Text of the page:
TORONTO — Paula Abramcyzk sighs at the unknown her day will bring. Odds are, in the heart of the Omicron wave, someone will die in the intensive care unit at Humber River Hospital in Toronto.
The ICU social worker is exhausted. It’s 9:37 a.m. on a Tuesday in January.
The 48-bed ICU on the sixth floor is quiet at the moment. Most of the patients are in induced comas; many are intubated. More than half have COVID-19.
Abramcyzk’s job is to support families once a loved one gets into the ICU. She guides them through the complex medical journey, including death.
“If you’re here, you’re dying. Very few people survive from COVID once they’re here,” she says quietly.
“My role has not changed (in the pandemic), just the intensity is ten-fold. The opinions from family members are much stronger — people can accept dying of cancer, people can’t accept dying of COVID.”
Numerous families have asked her to help them convince doctors to alter death certificates so that it doesn’t say COVID-19, she says.
“They want autopsies because they don’t believe in COVID,” Abramcyzk says, shaking her head.
Nearly two years into the pandemic, staff at the northwest Toronto hospital say they regained some semblance of normalcy in the fall when the Delta wave of COVID-19 abated.
Then the highly-infectious Omicron variant hit hard in December, leading to a dramatic spike in hospitalizations across the province and severe staffing crunches.
The Canadian Press spent 12 hours inside the hospital, talking to dozens of nurses, doctors and respiratory therapists about how the latest wave is impacting them.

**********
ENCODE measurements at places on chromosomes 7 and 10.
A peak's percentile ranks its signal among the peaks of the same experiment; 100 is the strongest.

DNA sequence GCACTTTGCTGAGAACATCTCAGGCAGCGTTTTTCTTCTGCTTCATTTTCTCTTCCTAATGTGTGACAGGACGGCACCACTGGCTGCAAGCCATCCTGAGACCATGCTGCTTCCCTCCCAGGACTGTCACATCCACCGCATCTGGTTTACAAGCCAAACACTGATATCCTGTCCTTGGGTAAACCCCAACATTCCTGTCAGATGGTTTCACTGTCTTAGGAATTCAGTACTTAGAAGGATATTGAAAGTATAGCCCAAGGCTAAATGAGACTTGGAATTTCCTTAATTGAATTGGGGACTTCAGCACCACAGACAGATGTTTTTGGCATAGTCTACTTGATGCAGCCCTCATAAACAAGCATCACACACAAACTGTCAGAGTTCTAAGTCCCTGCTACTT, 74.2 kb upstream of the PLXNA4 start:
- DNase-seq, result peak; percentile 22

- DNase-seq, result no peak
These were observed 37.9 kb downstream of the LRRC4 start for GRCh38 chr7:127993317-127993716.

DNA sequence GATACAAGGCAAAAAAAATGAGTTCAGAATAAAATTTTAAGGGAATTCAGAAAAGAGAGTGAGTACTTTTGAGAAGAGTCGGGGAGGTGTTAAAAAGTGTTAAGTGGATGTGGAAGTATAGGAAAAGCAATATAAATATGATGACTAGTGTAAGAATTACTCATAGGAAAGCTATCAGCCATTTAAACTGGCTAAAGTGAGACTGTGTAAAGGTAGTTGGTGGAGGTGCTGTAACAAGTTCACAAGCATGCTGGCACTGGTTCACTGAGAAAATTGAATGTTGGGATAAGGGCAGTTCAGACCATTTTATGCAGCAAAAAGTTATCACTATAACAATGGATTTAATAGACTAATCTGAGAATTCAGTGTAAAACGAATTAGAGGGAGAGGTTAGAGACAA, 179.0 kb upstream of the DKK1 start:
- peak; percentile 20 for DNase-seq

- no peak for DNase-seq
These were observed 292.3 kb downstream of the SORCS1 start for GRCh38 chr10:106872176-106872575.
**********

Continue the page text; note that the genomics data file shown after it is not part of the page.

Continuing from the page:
With no end to the pandemic in sight, staff say they are barely hanging on — they are exhausted, demoralized and frustrated.
Even brief reprieves are hard to come by. In a moment of calm on the sixth floor, Abramczyk dreams of taking a break, a short vacation.
Then she snaps out of her reverie when she gets word that a patient has died. (The Canadian Press later learned the patient did not have COVID-19.)
“I can’t take much vacation,” Abramcyzk says. “It’s too busy.”
She leaves to make some calls.
At 10:58 a.m., Tenzin Dhasel, sits down at her computer, which faces a window into her ICU patient’s room. Like other registered nurses, she monitors the data spit out from the gaggle of wires and tubes connected to each patient.
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Dhasel has just finished helping eight other colleagues flip a patient from back to front, a process called proning, which helps oxygenate the blood _ and is physically tiring for staff.
“It’s too much emotionally,” Dhasel says, of the pandemic. “It’s not easy seeing people dying every day.”
She is thinking about looking for a less stressful job because her mental health is in the dumps.
“It’s never been worse, I would say, but I cannot touch more on that because I get emotional,” she says as a few tears fall into her mask.
It’s 12:07 p.m. and Suzi Laj has been in meetings much of the morning, part of her usual routine to understand who is in the ICU. She is the manager of the east wing of the unit.
There are 43 patients in the ICU on this day and five empty beds, Laj says. There are eight more ICU beds — all full — on the eighth floor.
Laj says 28 patients have COVID-19. Fifteen are unvaccinated or only have one dose of a COVID-19 vaccine, while 13 have two doses. None have been boosted.
“We are seeing vaccinated patients that are coming to the ICU, but many of them are immunocompromised or have other comorbidities,” she says.
The major problem is staffing, she says. COVID-19, either directly or through an exposure, has taken nurses and doctors out of the rotation.
On top of that, several nurses have left the ICU during the pandemic, she says, for less stressful jobs. And a handful of nurses have retired.